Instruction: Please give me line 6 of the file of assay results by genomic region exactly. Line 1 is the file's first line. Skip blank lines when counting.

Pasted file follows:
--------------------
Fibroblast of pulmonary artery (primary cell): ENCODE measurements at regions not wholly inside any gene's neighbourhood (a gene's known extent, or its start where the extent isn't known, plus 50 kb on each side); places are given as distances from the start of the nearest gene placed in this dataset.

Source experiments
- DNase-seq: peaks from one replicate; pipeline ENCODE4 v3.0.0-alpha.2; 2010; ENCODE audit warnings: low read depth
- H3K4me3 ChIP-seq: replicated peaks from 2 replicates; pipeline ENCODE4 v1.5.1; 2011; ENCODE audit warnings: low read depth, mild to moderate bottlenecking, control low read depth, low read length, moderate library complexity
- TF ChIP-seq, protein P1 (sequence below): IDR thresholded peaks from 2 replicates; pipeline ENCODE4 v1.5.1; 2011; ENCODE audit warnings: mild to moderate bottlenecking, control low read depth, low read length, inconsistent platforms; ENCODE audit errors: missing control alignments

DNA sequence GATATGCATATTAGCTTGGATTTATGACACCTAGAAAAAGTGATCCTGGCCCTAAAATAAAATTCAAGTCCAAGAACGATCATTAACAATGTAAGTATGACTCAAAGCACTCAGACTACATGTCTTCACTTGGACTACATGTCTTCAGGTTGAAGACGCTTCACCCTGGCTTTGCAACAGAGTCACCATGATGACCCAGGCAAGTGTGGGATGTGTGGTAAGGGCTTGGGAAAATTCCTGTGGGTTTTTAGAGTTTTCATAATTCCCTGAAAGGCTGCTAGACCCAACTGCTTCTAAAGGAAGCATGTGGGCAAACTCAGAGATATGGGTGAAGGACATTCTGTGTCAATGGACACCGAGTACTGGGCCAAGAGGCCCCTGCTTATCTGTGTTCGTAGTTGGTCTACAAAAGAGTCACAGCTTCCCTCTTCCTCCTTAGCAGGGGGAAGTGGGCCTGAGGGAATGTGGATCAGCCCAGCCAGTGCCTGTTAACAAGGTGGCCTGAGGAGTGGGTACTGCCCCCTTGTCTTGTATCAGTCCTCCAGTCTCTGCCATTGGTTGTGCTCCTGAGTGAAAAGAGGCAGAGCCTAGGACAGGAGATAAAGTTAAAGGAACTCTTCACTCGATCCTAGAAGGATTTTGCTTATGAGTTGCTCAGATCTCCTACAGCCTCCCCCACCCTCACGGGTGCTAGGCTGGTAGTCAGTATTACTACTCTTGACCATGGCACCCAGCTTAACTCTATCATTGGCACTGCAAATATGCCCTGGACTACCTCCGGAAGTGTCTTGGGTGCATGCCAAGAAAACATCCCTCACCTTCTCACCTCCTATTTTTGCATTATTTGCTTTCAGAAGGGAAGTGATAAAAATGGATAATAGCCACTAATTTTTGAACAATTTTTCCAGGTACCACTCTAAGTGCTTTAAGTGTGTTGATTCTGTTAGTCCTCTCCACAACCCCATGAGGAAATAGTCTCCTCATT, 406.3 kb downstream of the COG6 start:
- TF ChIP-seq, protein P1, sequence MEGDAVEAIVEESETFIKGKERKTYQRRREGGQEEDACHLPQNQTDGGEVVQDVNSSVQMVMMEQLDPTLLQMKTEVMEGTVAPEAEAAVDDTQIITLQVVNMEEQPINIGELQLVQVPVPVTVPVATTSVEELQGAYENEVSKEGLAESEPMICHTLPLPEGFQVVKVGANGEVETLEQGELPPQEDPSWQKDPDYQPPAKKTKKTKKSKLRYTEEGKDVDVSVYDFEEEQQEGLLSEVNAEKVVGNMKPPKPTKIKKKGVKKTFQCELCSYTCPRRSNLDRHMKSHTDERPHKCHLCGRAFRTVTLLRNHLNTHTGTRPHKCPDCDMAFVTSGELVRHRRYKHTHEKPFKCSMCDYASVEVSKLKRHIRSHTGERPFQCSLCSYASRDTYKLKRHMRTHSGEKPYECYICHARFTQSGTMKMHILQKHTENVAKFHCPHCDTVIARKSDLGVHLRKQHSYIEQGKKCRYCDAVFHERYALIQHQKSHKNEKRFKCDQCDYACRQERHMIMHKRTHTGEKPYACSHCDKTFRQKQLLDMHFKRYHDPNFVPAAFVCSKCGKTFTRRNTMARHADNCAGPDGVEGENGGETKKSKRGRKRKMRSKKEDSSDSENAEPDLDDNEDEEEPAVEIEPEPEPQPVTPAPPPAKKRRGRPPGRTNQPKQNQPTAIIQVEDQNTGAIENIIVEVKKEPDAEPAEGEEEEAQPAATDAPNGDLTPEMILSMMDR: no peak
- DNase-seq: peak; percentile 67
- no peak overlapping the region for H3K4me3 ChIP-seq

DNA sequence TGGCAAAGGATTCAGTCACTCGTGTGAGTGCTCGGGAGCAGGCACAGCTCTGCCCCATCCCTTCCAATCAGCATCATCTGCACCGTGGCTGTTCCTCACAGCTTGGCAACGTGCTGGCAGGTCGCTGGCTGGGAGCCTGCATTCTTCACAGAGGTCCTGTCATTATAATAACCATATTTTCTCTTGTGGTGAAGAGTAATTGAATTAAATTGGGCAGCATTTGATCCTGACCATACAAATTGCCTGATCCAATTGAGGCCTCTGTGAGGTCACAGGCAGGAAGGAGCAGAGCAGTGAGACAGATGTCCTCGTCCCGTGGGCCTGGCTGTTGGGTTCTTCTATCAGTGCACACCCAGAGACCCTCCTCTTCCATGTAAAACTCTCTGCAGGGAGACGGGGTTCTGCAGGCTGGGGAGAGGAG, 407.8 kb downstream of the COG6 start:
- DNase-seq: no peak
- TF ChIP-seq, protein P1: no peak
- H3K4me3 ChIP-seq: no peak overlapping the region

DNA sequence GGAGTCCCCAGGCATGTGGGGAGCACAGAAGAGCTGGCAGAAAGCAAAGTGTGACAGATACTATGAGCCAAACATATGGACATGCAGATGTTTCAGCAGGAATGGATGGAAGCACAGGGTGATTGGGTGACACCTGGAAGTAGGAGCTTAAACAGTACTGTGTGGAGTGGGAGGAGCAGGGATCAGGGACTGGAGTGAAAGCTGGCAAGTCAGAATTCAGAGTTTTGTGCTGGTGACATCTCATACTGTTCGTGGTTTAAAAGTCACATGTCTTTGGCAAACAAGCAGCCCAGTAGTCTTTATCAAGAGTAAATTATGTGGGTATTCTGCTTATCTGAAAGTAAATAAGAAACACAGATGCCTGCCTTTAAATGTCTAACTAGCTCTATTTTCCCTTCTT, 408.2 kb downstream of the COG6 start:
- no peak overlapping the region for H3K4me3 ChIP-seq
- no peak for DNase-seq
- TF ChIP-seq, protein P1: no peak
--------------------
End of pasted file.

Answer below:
DNA sequence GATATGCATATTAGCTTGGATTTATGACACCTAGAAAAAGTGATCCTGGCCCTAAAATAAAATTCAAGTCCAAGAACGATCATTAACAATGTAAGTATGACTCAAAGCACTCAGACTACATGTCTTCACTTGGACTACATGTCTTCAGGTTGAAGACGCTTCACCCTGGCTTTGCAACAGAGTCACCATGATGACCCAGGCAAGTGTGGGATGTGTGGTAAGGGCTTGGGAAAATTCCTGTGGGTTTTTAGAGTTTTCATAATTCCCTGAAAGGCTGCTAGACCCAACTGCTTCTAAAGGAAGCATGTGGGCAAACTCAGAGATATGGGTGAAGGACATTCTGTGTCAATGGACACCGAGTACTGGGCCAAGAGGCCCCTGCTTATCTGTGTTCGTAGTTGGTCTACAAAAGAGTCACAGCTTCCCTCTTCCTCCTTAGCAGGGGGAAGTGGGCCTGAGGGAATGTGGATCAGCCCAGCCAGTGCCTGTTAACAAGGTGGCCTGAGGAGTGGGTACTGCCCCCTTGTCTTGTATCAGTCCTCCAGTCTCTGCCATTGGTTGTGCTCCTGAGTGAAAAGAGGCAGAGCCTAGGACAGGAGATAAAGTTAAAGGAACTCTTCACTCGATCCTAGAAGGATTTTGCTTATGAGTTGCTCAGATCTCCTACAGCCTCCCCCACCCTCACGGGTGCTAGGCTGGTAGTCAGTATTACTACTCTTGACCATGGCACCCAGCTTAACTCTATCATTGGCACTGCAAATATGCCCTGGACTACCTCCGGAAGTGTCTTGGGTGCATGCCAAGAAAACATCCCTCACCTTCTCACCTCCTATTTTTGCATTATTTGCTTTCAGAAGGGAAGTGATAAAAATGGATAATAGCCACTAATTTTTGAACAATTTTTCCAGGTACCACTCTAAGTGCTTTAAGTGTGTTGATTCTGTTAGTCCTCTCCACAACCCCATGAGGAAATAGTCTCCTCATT, 406.3 kb downstream of the COG6 start: